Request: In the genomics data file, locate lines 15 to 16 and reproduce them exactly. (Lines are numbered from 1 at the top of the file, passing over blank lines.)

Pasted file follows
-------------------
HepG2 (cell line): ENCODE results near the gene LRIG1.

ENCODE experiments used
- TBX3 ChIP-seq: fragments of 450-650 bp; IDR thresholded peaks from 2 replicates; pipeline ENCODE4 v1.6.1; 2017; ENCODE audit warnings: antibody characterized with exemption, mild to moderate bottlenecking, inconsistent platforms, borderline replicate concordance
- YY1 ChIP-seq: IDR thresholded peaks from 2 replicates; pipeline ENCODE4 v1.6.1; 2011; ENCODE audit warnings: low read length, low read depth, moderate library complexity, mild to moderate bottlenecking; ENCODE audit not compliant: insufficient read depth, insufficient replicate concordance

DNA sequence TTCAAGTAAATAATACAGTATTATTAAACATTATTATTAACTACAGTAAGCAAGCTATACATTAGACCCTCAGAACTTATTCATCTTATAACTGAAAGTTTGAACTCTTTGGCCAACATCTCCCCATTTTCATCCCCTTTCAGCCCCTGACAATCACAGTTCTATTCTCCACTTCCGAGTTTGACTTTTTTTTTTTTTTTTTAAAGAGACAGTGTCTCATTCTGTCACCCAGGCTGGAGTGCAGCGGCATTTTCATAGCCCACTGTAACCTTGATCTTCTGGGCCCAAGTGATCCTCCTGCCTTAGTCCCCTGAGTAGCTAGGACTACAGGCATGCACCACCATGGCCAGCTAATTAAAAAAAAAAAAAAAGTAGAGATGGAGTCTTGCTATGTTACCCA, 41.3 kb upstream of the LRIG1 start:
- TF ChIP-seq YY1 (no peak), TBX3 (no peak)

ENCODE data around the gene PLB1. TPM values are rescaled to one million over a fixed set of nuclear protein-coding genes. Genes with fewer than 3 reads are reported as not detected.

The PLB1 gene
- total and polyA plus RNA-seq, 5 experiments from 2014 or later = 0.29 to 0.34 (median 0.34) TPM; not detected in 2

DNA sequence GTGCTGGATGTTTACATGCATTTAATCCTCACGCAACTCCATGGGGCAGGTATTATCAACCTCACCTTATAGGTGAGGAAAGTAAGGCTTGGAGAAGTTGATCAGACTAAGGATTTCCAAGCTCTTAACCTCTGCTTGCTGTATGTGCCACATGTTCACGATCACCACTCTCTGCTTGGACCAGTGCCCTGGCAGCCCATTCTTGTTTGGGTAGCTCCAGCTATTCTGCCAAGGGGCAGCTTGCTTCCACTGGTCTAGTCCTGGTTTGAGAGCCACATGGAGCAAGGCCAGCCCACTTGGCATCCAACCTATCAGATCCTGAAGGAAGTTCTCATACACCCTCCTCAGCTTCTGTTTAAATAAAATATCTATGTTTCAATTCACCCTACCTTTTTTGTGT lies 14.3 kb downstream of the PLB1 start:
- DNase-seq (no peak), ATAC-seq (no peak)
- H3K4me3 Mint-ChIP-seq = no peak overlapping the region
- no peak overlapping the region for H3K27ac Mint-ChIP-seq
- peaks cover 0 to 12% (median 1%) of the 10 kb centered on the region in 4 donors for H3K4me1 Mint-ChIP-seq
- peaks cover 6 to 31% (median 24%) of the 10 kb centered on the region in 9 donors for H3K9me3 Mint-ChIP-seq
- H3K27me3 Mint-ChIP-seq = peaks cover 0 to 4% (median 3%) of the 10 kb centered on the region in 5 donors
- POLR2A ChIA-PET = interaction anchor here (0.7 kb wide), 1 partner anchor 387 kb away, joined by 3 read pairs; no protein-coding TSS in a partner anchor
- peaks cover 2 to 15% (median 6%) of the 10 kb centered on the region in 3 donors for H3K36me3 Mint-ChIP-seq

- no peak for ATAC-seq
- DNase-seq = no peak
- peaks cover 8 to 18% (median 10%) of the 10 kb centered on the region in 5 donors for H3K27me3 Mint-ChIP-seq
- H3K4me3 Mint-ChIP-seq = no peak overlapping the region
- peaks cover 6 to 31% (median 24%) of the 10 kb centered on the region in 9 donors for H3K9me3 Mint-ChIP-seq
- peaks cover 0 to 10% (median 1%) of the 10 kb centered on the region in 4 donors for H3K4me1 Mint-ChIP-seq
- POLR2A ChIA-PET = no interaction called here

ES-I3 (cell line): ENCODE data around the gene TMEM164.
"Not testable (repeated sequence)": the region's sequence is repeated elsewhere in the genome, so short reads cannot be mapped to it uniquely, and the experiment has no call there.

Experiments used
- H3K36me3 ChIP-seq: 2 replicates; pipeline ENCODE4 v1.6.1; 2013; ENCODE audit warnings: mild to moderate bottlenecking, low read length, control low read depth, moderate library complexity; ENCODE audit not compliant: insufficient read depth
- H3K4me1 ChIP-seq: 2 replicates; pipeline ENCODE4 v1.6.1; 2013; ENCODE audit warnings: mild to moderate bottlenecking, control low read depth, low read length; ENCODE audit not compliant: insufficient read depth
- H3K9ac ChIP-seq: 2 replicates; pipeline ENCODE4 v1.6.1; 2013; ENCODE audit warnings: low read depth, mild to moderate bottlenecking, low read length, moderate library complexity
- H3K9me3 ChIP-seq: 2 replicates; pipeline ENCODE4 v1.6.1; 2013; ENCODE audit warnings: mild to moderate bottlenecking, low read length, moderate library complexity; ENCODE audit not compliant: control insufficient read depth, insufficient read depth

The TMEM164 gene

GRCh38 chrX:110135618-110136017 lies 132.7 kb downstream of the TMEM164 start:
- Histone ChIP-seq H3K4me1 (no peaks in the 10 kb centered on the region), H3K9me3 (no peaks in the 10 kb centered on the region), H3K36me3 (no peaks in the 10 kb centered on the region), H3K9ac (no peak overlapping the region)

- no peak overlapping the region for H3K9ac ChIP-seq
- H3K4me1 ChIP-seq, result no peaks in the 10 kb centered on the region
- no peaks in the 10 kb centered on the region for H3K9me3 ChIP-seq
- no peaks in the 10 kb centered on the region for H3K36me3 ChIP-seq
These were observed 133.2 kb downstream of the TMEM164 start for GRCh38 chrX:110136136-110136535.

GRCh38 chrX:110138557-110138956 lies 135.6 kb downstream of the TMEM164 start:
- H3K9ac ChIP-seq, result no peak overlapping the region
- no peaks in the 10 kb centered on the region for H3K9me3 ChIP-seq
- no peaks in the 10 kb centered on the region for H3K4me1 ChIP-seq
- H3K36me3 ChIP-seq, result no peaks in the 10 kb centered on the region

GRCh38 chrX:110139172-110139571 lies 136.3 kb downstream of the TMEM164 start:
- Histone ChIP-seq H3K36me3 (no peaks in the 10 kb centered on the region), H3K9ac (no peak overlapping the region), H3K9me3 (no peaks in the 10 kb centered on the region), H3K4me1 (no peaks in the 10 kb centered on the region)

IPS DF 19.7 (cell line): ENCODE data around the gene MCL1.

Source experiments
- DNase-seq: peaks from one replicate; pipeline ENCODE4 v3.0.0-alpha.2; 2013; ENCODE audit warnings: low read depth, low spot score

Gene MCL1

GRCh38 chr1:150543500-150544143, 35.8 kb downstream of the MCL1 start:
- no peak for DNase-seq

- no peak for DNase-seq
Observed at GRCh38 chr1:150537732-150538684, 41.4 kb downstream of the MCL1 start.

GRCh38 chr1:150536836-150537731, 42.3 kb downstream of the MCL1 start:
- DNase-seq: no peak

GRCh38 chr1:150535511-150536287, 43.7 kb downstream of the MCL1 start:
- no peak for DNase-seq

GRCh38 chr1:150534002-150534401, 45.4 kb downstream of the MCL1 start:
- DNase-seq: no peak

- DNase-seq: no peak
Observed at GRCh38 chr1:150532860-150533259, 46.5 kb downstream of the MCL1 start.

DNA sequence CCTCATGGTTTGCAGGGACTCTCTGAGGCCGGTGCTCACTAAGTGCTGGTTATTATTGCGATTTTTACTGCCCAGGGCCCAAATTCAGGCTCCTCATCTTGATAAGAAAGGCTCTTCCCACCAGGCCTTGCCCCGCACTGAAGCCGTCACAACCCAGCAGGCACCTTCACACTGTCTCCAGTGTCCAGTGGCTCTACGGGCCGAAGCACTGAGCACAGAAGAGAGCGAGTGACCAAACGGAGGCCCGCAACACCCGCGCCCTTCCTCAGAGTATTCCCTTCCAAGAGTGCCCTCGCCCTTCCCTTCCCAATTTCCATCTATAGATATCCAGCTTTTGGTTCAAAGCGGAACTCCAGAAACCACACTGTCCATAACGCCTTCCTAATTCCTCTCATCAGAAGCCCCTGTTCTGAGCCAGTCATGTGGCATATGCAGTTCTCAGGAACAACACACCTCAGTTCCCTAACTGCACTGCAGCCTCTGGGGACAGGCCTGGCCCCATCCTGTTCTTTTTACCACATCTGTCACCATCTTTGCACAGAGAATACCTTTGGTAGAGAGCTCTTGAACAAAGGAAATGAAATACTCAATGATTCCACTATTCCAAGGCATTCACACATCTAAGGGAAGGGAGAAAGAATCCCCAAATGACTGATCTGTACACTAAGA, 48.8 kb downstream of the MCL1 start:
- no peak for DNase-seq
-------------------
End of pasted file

- peaks cover 6 to 31% (median 24%) of the 10 kb centered on the region in 9 donors for H3K9me3 Mint-ChIP-seq
- H3K27me3 Mint-ChIP-seq = peaks cover 0 to 4% (median 3%) of the 10 kb centered on the region in 5 donors